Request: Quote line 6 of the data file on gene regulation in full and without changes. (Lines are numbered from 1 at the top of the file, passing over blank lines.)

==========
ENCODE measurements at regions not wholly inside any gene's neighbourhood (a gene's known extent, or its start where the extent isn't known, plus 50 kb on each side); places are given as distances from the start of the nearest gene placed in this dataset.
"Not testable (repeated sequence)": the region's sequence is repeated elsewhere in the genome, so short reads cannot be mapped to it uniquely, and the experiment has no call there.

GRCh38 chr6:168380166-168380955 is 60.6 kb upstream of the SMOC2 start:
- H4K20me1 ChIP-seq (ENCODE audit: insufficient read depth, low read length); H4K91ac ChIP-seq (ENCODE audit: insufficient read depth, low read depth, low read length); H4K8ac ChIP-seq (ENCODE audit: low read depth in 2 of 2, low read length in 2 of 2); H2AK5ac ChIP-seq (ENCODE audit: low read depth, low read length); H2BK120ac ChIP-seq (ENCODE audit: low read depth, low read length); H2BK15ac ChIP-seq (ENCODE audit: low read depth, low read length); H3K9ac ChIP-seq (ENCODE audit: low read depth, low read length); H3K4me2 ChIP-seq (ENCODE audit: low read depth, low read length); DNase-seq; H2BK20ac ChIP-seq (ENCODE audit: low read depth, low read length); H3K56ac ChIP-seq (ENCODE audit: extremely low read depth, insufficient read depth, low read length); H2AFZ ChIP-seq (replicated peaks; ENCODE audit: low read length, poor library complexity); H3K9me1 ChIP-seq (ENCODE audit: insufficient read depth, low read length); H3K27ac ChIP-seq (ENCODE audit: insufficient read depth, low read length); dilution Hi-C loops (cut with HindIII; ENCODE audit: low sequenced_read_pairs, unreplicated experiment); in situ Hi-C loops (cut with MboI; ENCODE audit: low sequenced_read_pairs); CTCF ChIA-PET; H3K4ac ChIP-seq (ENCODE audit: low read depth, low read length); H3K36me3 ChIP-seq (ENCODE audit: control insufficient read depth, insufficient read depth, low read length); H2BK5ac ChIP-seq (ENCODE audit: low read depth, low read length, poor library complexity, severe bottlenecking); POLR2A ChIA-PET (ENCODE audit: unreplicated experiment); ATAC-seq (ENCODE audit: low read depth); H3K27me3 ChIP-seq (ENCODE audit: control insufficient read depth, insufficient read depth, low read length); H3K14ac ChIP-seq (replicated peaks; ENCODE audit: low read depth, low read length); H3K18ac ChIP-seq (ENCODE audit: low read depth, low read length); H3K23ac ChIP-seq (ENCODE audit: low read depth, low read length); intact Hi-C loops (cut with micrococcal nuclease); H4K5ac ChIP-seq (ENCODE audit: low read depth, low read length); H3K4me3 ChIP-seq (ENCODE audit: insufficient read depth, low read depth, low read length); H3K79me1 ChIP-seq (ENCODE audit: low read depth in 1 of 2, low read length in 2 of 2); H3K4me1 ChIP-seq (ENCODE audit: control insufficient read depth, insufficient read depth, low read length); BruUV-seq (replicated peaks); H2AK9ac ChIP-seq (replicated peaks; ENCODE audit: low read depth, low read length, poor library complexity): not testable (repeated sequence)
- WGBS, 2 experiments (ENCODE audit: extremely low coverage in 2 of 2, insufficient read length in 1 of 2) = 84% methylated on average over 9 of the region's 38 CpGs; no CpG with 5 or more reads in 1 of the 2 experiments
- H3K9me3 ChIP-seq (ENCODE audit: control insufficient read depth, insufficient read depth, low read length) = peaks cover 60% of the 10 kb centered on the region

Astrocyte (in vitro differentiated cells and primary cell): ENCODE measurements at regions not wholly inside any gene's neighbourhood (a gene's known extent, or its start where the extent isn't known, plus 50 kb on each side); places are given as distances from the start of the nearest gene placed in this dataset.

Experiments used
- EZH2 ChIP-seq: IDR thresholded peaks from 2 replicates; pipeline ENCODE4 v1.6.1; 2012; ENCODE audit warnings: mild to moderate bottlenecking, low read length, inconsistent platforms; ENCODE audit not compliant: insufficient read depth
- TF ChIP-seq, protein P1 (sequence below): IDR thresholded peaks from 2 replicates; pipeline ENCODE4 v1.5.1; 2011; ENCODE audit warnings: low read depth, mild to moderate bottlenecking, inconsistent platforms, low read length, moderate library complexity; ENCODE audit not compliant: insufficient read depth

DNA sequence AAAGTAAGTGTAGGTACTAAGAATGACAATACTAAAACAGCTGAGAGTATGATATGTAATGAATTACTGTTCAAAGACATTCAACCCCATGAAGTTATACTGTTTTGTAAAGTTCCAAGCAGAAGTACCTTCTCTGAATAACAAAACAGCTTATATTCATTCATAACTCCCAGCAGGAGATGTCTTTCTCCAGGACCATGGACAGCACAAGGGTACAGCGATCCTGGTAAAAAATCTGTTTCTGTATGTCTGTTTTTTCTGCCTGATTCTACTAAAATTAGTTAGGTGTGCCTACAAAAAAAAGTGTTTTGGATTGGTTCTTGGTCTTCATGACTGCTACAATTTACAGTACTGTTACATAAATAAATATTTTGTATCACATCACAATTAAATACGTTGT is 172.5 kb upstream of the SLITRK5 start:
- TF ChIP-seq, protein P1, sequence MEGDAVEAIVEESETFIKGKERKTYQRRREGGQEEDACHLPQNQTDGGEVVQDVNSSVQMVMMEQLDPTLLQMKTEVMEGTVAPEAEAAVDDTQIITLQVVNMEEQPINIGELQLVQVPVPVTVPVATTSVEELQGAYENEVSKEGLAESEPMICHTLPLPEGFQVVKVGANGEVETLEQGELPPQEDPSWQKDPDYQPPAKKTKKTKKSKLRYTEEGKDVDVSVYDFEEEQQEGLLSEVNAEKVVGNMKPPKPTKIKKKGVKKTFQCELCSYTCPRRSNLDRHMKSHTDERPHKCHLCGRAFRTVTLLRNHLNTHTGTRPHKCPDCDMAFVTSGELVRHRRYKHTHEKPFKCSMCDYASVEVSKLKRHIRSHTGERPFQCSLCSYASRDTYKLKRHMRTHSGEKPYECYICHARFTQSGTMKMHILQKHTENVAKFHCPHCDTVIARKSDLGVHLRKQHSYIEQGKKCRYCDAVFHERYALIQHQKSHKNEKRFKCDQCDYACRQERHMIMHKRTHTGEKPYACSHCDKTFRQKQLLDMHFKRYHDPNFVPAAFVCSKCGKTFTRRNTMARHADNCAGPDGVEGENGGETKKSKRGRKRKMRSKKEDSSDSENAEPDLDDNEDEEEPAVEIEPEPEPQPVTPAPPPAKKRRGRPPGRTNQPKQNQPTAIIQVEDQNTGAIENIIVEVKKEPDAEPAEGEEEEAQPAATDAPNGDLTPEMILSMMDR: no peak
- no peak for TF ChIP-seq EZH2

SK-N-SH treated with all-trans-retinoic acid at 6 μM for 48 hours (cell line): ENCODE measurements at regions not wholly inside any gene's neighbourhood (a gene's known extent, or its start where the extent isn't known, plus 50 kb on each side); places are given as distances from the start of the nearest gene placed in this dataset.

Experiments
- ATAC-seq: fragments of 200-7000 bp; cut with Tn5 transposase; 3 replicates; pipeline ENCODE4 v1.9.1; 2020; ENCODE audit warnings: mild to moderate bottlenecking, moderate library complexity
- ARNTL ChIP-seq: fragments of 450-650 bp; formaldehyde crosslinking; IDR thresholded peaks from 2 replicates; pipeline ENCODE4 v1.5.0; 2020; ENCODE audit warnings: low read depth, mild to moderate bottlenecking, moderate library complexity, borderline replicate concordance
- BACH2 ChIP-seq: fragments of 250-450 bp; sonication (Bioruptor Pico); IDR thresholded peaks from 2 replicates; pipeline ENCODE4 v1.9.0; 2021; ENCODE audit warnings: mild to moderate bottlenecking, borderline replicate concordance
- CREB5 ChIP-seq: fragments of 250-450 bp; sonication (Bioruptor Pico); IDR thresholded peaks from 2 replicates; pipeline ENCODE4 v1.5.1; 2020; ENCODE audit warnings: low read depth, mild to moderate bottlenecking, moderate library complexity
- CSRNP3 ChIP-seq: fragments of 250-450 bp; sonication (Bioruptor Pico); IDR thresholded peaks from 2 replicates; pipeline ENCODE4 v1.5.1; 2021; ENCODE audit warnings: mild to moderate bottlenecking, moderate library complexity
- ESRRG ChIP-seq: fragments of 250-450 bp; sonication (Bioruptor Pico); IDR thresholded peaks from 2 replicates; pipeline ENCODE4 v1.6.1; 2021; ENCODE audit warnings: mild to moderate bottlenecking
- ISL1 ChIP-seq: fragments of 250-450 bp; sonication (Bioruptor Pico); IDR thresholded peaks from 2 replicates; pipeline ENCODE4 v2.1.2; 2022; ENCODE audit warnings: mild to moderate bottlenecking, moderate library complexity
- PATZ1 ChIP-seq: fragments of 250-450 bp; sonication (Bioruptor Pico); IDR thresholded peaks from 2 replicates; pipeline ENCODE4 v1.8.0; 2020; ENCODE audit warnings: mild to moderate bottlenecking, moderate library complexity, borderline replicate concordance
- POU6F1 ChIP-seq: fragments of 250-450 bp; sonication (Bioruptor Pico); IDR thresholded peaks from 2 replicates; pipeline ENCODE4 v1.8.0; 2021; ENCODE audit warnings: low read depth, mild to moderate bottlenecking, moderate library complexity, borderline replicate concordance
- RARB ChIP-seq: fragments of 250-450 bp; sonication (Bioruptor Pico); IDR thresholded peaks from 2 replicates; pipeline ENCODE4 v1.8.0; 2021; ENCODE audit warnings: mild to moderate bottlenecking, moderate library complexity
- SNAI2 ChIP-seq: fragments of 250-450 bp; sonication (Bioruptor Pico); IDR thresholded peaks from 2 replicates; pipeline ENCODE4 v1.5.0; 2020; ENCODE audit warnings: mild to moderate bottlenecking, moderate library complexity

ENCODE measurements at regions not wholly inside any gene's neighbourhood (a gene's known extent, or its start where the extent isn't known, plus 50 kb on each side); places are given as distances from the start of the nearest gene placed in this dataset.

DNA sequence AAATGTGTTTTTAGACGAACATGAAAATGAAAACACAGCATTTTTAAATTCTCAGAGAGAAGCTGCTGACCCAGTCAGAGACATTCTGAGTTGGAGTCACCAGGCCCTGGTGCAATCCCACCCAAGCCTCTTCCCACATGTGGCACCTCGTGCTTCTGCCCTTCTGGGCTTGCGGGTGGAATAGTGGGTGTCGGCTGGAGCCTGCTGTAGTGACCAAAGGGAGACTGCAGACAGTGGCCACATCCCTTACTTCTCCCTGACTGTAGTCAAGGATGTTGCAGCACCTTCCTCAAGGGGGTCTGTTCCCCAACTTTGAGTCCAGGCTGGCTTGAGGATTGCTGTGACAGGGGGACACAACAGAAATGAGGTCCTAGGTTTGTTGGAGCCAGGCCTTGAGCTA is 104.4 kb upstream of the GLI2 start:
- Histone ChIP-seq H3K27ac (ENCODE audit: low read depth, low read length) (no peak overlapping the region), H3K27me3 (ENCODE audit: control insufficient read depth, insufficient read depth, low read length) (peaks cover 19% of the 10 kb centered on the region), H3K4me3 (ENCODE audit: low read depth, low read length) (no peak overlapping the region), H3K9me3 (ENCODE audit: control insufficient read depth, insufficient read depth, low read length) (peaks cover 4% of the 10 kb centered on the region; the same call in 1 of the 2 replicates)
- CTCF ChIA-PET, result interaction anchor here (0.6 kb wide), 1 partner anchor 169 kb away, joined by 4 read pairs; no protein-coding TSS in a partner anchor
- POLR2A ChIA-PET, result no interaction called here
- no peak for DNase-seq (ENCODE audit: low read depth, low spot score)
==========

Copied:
- H3K9me3 ChIP-seq (ENCODE audit: control insufficient read depth, insufficient read depth, low read length) = peaks cover 60% of the 10 kb centered on the region